Scientists levitate wood on structured surfaces captured by high speed photography
Scientists from the University of Minnesota have discovered a new behavior of woody biomass that makes it levitate above heated surfaces. Announced in Nature Scientific Reports, the research captures via high speed photography a particle of cellulosic biomass floating above a surface by aggressive generation of gases. The surprising new property can enhance biofuel production and has implications for cooking, tobacco use and forest fire suppression.
Development of the next generation of biofuels within thermochemical (non-biological) reactors aims to rapidly heat and convert woody biomass to liquids, which can be refined to gasoline, diesel or jet fuel. New reactors utilize fast heating by direct contact between biomass such as wood chips with nanostructured surfaces at high temperature (above 900 °F). "The problem was that nobody knew how biomass particles would behave on really hot surfaces," says Professor Paul J. Dauenhauer, DuPont Young Professor of the University of Minnesota.
"It turns out that wood behaves just like water at high temperature," says Professor Dauenhauer. When the team heated a particle of cellulose on a ceramic surface, it rapidly liquefied, lifted up, and floated away in a fraction of a second. Gases produced from reacting wood blew off the particle providing the source of lift and locomotion. Further research was able to show that the particle could be controlled by adjusting the surface structure. "We can design surfaces that control the levitation of wood; holes in the surface can improve or limit the extent of particle liftoff," says Dauenhauer.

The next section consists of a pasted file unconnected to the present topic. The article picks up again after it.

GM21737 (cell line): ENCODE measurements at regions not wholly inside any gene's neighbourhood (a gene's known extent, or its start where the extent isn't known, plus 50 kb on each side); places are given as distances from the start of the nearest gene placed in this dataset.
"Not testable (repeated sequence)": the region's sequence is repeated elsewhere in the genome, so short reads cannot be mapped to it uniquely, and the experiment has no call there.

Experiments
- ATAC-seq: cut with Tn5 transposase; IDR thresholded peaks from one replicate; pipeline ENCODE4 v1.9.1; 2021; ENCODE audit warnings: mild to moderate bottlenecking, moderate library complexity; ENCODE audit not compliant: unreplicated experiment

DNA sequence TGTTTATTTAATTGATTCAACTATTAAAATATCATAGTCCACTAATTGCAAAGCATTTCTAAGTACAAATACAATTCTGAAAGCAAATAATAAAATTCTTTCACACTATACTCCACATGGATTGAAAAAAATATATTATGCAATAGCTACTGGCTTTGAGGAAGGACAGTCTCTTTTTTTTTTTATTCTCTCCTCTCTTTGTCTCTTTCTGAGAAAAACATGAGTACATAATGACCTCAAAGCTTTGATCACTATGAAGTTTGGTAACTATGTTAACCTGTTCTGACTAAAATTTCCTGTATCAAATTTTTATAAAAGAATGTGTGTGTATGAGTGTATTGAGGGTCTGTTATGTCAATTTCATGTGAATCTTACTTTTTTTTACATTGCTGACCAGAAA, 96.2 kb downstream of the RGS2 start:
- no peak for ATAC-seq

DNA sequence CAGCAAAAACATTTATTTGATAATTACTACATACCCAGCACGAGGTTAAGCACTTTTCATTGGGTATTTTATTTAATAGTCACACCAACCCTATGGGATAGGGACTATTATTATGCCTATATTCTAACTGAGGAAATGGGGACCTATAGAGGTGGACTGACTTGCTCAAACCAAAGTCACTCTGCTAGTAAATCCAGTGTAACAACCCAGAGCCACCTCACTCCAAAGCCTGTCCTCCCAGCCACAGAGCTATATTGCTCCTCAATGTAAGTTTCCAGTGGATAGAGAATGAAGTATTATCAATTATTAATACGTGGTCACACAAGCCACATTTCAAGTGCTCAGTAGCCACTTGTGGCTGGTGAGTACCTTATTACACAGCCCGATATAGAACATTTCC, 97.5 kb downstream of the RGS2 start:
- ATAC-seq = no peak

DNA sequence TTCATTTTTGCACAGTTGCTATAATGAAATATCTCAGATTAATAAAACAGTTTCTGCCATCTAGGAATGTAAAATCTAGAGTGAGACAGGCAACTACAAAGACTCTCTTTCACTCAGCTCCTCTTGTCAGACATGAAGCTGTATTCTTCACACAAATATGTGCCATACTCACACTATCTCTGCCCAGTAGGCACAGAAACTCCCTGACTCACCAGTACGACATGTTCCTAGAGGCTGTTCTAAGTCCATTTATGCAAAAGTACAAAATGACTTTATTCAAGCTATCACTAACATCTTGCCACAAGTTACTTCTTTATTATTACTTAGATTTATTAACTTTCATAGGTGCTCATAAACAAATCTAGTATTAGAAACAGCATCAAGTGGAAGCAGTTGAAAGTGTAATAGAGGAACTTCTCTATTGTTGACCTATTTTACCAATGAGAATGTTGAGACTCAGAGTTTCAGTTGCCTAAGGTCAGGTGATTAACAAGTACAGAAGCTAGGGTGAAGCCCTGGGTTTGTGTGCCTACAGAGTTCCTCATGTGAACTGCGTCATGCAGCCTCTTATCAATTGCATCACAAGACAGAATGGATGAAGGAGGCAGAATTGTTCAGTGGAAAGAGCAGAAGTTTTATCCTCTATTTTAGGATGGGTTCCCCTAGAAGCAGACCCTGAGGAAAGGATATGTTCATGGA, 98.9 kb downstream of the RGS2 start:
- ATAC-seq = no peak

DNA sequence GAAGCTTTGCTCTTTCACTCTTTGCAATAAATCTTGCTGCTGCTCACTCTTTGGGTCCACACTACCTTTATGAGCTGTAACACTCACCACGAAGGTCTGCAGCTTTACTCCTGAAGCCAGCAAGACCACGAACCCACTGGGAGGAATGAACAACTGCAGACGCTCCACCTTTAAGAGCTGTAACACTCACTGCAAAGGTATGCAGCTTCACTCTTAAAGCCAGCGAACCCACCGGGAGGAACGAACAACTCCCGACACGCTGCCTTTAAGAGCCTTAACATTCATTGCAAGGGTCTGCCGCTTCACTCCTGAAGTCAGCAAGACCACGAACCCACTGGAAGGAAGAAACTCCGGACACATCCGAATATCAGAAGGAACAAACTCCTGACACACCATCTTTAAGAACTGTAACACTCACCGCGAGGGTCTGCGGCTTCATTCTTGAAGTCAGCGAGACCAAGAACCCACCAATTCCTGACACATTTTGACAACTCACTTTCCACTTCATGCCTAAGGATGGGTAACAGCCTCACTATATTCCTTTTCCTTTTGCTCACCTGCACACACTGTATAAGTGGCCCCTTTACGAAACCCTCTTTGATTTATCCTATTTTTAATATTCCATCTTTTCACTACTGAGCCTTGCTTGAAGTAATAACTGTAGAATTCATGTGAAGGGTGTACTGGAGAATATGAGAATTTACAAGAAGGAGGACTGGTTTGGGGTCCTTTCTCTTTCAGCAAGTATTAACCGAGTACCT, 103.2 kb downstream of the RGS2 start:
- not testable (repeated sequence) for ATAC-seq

Levitating wood turns out to be important for a number of energy applications. Rapid heating of wood, grasses and agricultural waste is critical to new biofuel reactors, but it also has an important role in everyday activities like cooking or tobacco use. "Any solid carbohydrate such as bread (for toast) or hamburger buns on the grill will levitate if heated enough," says Dauenhauer, "and that can slow the cooking speed by as much as a factor of ten."
This research is a part of a larger effort by the Catalysis Center for Energy Innovation to create breakthrough technologies for the production of biofuels and chemicals from lignocellulosic biomass. The center is funded by the U.S. Department of Energy as part of the Energy Frontiers Research Center (EFRC) program which combines more than 20 faculty members with complementary research skills to collaborate on solving the world's most pressing energy challenges.